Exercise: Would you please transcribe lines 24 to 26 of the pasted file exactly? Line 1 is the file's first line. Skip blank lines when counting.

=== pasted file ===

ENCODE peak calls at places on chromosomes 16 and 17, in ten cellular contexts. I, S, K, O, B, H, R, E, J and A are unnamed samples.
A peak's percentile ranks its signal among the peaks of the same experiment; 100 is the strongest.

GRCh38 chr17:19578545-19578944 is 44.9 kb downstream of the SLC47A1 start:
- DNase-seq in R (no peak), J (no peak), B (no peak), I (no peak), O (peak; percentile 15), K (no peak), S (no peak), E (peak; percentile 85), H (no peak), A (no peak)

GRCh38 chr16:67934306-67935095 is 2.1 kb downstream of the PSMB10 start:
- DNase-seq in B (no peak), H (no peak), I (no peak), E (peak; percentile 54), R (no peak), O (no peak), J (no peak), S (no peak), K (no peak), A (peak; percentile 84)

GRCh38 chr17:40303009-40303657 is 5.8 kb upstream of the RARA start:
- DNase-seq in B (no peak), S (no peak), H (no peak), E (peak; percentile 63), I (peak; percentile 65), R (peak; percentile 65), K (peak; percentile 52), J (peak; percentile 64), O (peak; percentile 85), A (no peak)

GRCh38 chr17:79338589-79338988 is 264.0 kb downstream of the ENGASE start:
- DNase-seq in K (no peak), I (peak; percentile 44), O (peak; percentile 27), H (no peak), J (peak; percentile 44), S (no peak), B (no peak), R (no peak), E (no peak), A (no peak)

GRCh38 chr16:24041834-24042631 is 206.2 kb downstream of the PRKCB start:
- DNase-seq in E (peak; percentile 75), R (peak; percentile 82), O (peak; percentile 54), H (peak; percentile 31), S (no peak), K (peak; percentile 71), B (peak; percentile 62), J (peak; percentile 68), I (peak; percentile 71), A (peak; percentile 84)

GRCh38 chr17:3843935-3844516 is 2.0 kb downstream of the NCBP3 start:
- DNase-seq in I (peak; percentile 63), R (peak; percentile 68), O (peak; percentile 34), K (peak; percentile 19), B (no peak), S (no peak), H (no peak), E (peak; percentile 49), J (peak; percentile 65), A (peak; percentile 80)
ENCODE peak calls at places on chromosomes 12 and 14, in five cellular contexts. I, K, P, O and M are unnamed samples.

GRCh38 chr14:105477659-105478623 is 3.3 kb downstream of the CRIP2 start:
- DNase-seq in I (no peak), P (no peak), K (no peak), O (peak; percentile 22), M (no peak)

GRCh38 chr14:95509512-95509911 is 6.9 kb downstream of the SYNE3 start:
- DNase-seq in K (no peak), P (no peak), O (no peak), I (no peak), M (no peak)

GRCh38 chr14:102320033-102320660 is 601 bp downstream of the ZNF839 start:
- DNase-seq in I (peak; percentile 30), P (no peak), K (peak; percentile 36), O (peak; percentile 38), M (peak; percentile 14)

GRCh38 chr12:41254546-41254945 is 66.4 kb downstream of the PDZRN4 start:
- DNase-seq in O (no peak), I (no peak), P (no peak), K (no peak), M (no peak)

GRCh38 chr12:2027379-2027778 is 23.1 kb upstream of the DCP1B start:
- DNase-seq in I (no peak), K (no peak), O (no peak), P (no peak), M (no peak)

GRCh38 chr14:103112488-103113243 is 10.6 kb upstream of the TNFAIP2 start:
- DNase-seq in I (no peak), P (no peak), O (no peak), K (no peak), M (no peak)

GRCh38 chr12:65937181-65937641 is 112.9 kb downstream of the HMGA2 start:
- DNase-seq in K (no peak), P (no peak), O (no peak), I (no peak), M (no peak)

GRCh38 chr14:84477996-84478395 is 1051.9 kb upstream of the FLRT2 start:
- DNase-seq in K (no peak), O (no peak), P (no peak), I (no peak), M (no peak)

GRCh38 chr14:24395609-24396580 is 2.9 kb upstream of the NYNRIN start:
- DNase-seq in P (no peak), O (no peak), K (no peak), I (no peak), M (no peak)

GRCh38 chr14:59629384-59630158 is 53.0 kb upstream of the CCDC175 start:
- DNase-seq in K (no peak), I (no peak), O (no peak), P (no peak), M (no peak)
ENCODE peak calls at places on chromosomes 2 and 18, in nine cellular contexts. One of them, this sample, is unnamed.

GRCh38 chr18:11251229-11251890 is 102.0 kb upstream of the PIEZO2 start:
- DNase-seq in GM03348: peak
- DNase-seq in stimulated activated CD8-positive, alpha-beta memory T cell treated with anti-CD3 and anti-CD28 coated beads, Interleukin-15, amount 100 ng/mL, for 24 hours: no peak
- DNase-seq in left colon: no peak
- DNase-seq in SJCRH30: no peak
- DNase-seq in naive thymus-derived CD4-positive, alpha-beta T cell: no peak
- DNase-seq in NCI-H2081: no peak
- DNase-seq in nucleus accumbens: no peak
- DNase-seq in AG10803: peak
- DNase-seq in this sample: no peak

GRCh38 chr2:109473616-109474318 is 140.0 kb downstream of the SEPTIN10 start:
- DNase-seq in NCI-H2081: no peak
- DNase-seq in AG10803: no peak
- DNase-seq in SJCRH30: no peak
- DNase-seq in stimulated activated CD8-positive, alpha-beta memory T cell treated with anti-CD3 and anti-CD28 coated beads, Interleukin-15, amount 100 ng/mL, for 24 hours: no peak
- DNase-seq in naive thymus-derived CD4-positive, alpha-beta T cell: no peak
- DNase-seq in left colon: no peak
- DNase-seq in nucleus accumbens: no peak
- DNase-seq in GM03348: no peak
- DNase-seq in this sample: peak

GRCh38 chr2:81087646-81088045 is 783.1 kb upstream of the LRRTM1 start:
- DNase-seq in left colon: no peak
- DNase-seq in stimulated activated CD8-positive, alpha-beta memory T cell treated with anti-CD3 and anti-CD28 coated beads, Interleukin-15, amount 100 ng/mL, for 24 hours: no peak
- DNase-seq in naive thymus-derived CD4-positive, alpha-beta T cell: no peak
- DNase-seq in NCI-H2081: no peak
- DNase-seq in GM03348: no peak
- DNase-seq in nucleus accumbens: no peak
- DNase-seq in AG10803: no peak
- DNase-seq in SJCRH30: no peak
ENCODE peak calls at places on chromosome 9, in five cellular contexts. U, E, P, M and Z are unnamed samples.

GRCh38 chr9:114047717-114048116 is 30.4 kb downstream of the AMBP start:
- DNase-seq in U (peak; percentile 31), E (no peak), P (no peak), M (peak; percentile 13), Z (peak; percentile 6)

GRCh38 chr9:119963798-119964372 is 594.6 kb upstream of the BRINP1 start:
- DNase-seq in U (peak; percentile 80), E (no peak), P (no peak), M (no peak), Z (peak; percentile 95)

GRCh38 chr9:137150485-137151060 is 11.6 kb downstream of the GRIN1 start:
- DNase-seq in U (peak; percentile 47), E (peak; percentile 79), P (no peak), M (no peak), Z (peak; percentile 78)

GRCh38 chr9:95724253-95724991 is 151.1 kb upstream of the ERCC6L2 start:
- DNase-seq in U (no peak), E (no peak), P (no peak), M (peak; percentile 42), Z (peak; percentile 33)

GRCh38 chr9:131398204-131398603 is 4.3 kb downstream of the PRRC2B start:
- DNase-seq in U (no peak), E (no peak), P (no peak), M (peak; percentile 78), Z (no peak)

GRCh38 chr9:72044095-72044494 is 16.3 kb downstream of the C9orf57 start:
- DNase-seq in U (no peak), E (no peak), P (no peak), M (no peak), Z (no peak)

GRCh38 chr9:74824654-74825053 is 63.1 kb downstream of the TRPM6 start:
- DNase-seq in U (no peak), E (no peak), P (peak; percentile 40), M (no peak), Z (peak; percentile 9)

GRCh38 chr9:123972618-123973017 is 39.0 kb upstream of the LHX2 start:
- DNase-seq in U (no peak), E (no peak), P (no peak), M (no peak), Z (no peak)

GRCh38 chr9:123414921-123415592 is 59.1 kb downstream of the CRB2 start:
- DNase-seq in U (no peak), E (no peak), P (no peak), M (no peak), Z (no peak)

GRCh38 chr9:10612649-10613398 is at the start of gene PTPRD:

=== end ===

GRCh38 chr12:2027379-2027778 is 23.1 kb upstream of the DCP1B start:
- DNase-seq in I (no peak), K (no peak), O (no peak), P (no peak), M (no peak)

GRCh38 chr14:103112488-103113243 is 10.6 kb upstream of the TNFAIP2 start: